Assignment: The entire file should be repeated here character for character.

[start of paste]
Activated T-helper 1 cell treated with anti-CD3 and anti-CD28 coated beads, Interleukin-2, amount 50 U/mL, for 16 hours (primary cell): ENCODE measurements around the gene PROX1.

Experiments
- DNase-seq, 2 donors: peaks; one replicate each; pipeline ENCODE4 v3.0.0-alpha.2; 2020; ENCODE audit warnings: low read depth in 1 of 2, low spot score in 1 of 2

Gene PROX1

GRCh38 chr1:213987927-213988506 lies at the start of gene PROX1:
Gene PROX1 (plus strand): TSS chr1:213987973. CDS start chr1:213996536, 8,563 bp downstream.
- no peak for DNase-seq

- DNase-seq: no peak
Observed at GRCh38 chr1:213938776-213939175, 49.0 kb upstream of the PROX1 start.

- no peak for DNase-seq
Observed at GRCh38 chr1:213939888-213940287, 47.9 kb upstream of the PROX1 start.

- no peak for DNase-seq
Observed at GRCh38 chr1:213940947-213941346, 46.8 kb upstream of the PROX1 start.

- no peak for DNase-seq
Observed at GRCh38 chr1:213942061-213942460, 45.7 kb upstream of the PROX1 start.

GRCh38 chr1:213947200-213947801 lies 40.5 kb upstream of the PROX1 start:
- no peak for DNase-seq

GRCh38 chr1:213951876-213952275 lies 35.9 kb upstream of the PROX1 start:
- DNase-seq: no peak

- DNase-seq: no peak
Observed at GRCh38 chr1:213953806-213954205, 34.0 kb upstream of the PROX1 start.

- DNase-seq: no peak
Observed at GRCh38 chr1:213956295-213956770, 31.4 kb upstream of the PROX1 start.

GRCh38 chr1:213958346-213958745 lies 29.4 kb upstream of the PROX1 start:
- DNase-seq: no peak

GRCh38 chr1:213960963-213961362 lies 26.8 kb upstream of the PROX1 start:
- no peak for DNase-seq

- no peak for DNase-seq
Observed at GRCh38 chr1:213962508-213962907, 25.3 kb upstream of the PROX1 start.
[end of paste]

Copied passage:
Activated T-helper 1 cell treated with anti-CD3 and anti-CD28 coated beads, Interleukin-2, amount 50 U/mL, for 16 hours (primary cell): ENCODE measurements around the gene PROX1.

Experiments
- DNase-seq, 2 donors: peaks; one replicate each; pipeline ENCODE4 v3.0.0-alpha.2; 2020; ENCODE audit warnings: low read depth in 1 of 2, low spot score in 1 of 2

Gene PROX1

GRCh38 chr1:213987927-213988506 lies at the start of gene PROX1:
Gene PROX1 (plus strand): TSS chr1:213987973. CDS start chr1:213996536, 8,563 bp downstream.
- no peak for DNase-seq

- DNase-seq: no peak
Observed at GRCh38 chr1:213938776-213939175, 49.0 kb upstream of the PROX1 start.

- no peak for DNase-seq
Observed at GRCh38 chr1:213939888-213940287, 47.9 kb upstream of the PROX1 start.

- no peak for DNase-seq
Observed at GRCh38 chr1:213940947-213941346, 46.8 kb upstream of the PROX1 start.

- no peak for DNase-seq
Observed at GRCh38 chr1:213942061-213942460, 45.7 kb upstream of the PROX1 start.

GRCh38 chr1:213947200-213947801 lies 40.5 kb upstream of the PROX1 start:
- no peak for DNase-seq

GRCh38 chr1:213951876-213952275 lies 35.9 kb upstream of the PROX1 start:
- DNase-seq: no peak

- DNase-seq: no peak
Observed at GRCh38 chr1:213953806-213954205, 34.0 kb upstream of the PROX1 start.

- DNase-seq: no peak
Observed at GRCh38 chr1:213956295-213956770, 31.4 kb upstream of the PROX1 start.

GRCh38 chr1:213958346-213958745 lies 29.4 kb upstream of the PROX1 start:
- DNase-seq: no peak

GRCh38 chr1:213960963-213961362 lies 26.8 kb upstream of the PROX1 start:
- no peak for DNase-seq

- no peak for DNase-seq
Observed at GRCh38 chr1:213962508-213962907, 25.3 kb upstream of the PROX1 start.